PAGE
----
Not the Same Old Song: The Art of Being Betty Buckley
January 9, 2015
Betty Buckley is a national treasure.
Unlike many others who have achieved that status, she isn’t known for one project or even one medium—some immediately know her as “Grizabella” from the original Broadway production of Cats (for which she won her Tony), others think of her as the replacement mom on Eight is Enough in the ’70s, still others go to her strong performance in the indelible film Carrie (1976).
The truth is, she’s done even more than those already dissimilar and wonderful things. But if one gift can be singled out among the many, I would argue that it has to be her singing voice, which is a unique and mesmerizing instrument. And it only gets better.
If you need a reminder, Buckley has recently released Ghostlight, a beautifully nuanced collection of classic songs (produced by T Bone Burnett) that you feel like you’re hearing for the first time thanks to her interpretive skills. She’ll be performing them live in Palm Springs (January 17), Beverly Hills (January 24), Miami (February 27 & 28), Boston (March 13 & 14) and Fort Worth (March 28), as well as teaching a Song Interpretation & Monologue Workshop in L.A. (beginning January 18).
I was honored to interview Ms Buckley this month.
Boy Culture: You’ve been praised for your interpretive skills (and are teaching this art). Do you feel too many singers feel bound by previous recordings of a song? Do you still appreciate an on-point re-creation of a classic song that’s done with nothing new brought to the table?
Betty Buckley: I teach my students to take the time to discover themselves in the material they choose to sing. I think it’s important to bring an individual interpretation to each song.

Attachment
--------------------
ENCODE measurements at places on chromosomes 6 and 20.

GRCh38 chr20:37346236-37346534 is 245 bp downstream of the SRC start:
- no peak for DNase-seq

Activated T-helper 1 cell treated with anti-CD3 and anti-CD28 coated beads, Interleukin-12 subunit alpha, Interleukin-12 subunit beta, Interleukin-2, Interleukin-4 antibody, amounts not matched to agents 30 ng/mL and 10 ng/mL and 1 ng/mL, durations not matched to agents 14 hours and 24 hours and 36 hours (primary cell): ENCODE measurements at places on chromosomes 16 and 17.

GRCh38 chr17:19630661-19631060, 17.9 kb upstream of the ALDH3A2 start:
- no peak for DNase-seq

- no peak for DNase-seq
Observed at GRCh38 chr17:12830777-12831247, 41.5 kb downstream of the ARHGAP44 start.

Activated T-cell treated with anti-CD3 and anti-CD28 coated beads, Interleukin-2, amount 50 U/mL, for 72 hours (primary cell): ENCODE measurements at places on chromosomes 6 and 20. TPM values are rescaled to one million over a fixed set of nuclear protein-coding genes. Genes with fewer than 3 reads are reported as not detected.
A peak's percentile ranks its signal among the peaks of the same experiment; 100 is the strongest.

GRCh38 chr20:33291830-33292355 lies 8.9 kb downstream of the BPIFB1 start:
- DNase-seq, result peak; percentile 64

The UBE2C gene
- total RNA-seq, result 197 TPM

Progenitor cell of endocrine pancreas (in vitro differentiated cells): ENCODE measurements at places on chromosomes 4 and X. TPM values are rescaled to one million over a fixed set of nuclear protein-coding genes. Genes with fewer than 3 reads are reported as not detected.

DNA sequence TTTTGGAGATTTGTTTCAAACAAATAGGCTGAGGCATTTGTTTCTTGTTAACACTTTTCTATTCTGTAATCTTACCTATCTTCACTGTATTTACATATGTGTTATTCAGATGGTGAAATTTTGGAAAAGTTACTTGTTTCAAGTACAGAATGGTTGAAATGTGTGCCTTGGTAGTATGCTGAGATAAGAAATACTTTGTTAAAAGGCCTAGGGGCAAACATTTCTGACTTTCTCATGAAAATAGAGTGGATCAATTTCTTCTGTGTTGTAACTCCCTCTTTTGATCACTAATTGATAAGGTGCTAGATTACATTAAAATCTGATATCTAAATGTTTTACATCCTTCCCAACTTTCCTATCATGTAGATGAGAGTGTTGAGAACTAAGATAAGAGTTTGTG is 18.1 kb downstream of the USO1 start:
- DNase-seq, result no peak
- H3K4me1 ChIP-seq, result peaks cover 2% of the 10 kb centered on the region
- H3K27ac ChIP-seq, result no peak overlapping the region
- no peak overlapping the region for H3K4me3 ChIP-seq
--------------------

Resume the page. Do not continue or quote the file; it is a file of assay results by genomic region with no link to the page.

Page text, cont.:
I always enjoy songs sung as they were originally sung or recorded and there is never “nothing new” brought to the table. Each person’s interpretation is uniquely their own. Every voice is unique, every person is an individual.
BC: Do you think being a good actress is a major plus for a singer?
BB: Yes. Good storytelling is what it is all about.
BC: It must be daunting for singers to consider bringing something new to a song that’s so beloved by millions. What’s your advice for how much interpretation is a good and creative thing and when it can veer into dishonoring a classic?
BB: The interpretation must come from the heart. A singer can’t go wrong when his/her motivation to interpret material is truly felt. As the famous quote goes, “You can’t please all the people all the time.” So some people may prefer to hear a traditional version, but that should not prevent a singer’s creative impulse to offer something new. And, of course, it’s very good to sing the notes the way the composer wrote it.
BC: Is there any song you wouldn’t dare touch because it’s just perfect as is or because there is an indelible version of it out there?
BB: There are many songs by great singers that I love. And I feel about those that I would have nothing new to offer.
BC: From your new album, which recording is your favorite? Which was the toughest to get exactly right?
BB: My favorite track on the new album is “Comin’ Back to Me.” The work on the album was such a joy, I don’t remember any of it being a tough experience.
BC: What is it like to work with T Bone Burnett?
BB: T Bone and I have been friends since we were teenagers. He made the first recording of my voice when we were both 19 years old. I have loved him for all these years. It was a complete joy to get to collaborate with him on Ghostlight.
BC: Who’s your own favorite singer of all time?
BB: I have several favorite singers. Michael McDonald, Dori Cayami, Allison Krauss, Joni Mitchell, Ella Fitzgerald, Sarah Vaughn, Kelly Clarkson and many more.
BB: Are you just as happy to receive attention from fans who know you more for your TV or movie work?
BC: People seem to know me for different reasons. And that is very nice. I am very grateful to have such an eclectic career.
BC: What can fans expect from your upcoming live shows featuring the songs from your latest album?
BB: I hope the audiences will experience it as an evening of beautiful music.